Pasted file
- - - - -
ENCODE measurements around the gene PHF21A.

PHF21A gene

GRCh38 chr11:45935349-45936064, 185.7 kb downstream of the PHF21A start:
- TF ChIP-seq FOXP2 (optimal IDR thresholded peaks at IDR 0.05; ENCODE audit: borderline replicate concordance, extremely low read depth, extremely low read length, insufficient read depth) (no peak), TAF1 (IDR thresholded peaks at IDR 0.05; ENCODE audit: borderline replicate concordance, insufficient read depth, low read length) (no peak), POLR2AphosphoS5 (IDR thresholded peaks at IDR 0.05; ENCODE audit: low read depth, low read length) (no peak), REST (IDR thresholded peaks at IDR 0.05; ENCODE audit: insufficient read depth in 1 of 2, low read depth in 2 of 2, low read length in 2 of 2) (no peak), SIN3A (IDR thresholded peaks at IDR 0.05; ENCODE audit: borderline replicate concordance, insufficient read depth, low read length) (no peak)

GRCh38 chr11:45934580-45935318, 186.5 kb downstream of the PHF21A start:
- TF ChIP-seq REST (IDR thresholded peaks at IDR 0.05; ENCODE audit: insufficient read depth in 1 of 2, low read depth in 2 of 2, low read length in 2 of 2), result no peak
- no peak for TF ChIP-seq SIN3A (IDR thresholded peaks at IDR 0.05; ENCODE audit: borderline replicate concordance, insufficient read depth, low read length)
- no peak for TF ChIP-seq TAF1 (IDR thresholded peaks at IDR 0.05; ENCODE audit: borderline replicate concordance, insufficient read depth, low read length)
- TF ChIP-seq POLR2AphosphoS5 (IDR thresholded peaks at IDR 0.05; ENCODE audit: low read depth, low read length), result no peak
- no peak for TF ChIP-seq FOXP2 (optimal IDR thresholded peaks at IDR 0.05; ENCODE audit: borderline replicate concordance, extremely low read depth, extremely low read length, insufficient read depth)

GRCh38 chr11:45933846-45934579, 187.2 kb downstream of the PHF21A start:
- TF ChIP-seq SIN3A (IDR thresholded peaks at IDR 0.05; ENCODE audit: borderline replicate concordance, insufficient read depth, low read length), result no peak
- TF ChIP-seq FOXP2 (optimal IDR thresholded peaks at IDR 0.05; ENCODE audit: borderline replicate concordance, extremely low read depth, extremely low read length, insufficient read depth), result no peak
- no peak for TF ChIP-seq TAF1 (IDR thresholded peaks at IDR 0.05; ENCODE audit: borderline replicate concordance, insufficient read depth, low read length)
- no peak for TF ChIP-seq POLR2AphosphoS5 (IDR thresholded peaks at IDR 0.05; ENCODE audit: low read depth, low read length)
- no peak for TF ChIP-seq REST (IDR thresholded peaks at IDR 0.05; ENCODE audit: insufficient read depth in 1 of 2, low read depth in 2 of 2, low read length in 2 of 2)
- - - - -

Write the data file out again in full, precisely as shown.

ENCODE measurements around the gene PHF21A.

PHF21A gene

GRCh38 chr11:45935349-45936064, 185.7 kb downstream of the PHF21A start:
- TF ChIP-seq FOXP2 (optimal IDR thresholded peaks at IDR 0.05; ENCODE audit: borderline replicate concordance, extremely low read depth, extremely low read length, insufficient read depth) (no peak), TAF1 (IDR thresholded peaks at IDR 0.05; ENCODE audit: borderline replicate concordance, insufficient read depth, low read length) (no peak), POLR2AphosphoS5 (IDR thresholded peaks at IDR 0.05; ENCODE audit: low read depth, low read length) (no peak), REST (IDR thresholded peaks at IDR 0.05; ENCODE audit: insufficient read depth in 1 of 2, low read depth in 2 of 2, low read length in 2 of 2) (no peak), SIN3A (IDR thresholded peaks at IDR 0.05; ENCODE audit: borderline replicate concordance, insufficient read depth, low read length) (no peak)

GRCh38 chr11:45934580-45935318, 186.5 kb downstream of the PHF21A start:
- TF ChIP-seq REST (IDR thresholded peaks at IDR 0.05; ENCODE audit: insufficient read depth in 1 of 2, low read depth in 2 of 2, low read length in 2 of 2), result no peak
- no peak for TF ChIP-seq SIN3A (IDR thresholded peaks at IDR 0.05; ENCODE audit: borderline replicate concordance, insufficient read depth, low read length)
- no peak for TF ChIP-seq TAF1 (IDR thresholded peaks at IDR 0.05; ENCODE audit: borderline replicate concordance, insufficient read depth, low read length)
- TF ChIP-seq POLR2AphosphoS5 (IDR thresholded peaks at IDR 0.05; ENCODE audit: low read depth, low read length), result no peak
- no peak for TF ChIP-seq FOXP2 (optimal IDR thresholded peaks at IDR 0.05; ENCODE audit: borderline replicate concordance, extremely low read depth, extremely low read length, insufficient read depth)

GRCh38 chr11:45933846-45934579, 187.2 kb downstream of the PHF21A start:
- TF ChIP-seq SIN3A (IDR thresholded peaks at IDR 0.05; ENCODE audit: borderline replicate concordance, insufficient read depth, low read length), result no peak
- TF ChIP-seq FOXP2 (optimal IDR thresholded peaks at IDR 0.05; ENCODE audit: borderline replicate concordance, extremely low read depth, extremely low read length, insufficient read depth), result no peak
- no peak for TF ChIP-seq TAF1 (IDR thresholded peaks at IDR 0.05; ENCODE audit: borderline replicate concordance, insufficient read depth, low read length)
- no peak for TF ChIP-seq POLR2AphosphoS5 (IDR thresholded peaks at IDR 0.05; ENCODE audit: low read depth, low read length)
- no peak for TF ChIP-seq REST (IDR thresholded peaks at IDR 0.05; ENCODE audit: insufficient read depth in 1 of 2, low read depth in 2 of 2, low read length in 2 of 2)